Royal Dutch Shell and six other companies have agreed to pay more than $156m (£96m) in fines to settle foreign bribery charges in the US.
The Securities and Exchange Commission, the US market watchdog, alleged that the companies, which include the offshore drilling services group Transocean and drilling company Pride International, had bribed customs officials in more than 10 countries in return for various perks, including the extension of drilling contacts and the avoidance of applicable customs duties on imported goods.
Shell and its indirect subsidiary Shell International Exploration and Production (SIEP), were alleged to have violated the US Foreign Corrupt Practices Act by using a customs broker to make payments to officials at the Nigerian Customs Service between 2002 and 2005. The payments, the SEC alleged, were made to obtain preferential treatment related to a Nigerian project. Shell and SIEP will pay disgorgement and judgment interest of just over $18m. The oil giant's Nigerian unit, Shell Nigerian Exploration and Production Co, will pay a criminal fine of $30m.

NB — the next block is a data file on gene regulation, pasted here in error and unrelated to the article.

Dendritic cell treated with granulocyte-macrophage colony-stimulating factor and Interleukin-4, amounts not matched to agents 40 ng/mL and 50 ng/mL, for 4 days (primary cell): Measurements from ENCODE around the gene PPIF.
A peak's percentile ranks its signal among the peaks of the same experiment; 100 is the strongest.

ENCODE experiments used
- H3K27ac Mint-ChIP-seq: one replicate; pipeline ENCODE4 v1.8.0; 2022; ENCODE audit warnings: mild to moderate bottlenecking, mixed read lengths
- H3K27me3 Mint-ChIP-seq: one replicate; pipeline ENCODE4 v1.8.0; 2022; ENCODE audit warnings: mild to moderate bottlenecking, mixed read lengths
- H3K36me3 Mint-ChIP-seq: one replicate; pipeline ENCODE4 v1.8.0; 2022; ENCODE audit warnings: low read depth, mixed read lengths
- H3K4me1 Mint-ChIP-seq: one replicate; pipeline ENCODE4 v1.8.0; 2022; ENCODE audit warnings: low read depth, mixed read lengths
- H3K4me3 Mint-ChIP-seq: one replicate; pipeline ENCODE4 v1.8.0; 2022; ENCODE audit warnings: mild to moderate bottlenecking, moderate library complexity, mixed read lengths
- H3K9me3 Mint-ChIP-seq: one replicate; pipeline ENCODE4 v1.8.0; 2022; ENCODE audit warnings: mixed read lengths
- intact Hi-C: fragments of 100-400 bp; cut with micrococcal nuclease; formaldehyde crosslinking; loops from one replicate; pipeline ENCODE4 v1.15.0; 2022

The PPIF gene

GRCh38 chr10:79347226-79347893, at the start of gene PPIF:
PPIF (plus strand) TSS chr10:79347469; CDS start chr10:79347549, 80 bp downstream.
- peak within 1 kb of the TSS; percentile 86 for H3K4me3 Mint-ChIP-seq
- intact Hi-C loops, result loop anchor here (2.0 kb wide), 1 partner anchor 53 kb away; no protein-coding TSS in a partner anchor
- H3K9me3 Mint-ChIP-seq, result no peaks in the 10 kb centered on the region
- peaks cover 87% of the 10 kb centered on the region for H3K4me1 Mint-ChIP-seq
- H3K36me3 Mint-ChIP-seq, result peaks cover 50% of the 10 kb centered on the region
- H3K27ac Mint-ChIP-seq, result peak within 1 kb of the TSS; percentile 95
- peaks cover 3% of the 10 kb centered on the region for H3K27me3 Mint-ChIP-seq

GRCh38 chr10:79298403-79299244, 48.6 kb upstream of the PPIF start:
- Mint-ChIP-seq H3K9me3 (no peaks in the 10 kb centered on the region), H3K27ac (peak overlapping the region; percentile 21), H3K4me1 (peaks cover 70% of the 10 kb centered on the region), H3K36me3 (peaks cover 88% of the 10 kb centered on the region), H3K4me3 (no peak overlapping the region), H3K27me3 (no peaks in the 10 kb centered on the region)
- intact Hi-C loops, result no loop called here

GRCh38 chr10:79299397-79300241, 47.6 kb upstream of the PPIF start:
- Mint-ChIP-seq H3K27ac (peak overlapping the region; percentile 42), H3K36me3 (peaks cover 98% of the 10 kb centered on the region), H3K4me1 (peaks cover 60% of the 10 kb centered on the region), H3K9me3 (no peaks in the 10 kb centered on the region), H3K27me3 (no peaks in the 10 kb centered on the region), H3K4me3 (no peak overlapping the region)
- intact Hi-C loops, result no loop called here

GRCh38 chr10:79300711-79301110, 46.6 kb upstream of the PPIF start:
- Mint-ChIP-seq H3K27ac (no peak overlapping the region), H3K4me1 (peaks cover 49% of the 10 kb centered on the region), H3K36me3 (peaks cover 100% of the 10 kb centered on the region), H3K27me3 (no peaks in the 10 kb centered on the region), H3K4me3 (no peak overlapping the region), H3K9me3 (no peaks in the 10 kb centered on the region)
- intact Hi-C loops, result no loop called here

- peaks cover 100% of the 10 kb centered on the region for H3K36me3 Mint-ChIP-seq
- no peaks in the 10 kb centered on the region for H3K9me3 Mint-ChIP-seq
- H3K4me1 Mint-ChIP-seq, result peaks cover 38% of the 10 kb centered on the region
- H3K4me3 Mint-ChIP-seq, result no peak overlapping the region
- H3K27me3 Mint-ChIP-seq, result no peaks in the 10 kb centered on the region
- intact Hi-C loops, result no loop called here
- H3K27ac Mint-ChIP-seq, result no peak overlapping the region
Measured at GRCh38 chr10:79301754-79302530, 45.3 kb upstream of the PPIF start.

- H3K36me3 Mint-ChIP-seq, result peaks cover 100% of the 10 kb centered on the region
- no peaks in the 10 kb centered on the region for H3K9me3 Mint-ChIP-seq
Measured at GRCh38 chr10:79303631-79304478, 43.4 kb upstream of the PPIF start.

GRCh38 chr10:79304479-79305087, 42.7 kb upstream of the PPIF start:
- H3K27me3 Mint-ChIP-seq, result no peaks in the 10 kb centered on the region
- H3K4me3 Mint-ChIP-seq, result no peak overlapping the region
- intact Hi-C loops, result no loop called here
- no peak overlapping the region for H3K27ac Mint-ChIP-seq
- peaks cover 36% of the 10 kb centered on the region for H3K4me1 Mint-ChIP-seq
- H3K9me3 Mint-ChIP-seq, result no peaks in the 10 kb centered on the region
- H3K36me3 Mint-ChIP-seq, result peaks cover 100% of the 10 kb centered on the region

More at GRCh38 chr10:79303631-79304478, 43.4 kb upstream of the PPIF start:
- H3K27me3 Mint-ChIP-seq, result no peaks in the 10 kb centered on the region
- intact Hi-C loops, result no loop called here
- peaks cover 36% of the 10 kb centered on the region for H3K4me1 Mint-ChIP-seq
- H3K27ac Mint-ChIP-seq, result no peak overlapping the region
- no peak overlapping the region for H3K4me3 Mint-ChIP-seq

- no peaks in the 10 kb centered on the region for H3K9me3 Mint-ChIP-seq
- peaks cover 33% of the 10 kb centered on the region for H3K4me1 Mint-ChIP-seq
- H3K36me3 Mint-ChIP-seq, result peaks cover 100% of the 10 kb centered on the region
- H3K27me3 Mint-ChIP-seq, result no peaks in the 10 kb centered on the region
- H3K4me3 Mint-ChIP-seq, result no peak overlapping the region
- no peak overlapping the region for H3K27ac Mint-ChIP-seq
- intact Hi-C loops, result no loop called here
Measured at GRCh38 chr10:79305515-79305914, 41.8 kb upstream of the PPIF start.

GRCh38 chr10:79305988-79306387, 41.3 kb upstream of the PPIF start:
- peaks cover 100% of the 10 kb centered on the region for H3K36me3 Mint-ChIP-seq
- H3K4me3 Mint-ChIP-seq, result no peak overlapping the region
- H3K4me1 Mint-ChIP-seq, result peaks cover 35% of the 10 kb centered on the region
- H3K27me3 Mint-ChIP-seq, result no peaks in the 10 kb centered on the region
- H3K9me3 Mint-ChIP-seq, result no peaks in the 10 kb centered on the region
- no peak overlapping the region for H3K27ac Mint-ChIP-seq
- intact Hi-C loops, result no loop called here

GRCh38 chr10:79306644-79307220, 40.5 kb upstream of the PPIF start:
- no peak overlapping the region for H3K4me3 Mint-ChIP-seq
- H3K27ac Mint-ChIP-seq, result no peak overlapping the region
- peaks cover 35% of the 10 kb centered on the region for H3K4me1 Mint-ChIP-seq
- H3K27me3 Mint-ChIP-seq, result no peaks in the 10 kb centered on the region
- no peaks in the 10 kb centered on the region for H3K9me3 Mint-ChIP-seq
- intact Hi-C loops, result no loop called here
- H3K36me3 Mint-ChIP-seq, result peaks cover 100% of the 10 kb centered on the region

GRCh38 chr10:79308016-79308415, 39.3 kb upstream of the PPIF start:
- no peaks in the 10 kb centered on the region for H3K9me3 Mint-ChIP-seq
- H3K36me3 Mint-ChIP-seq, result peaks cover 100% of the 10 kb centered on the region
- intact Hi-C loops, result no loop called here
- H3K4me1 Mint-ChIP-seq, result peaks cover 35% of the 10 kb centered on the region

In all, without admitting or denying the allegations and in addition paying the fines, Shell and the six other companies paid about $80m in disgorgement, interest and penalties.Reuse content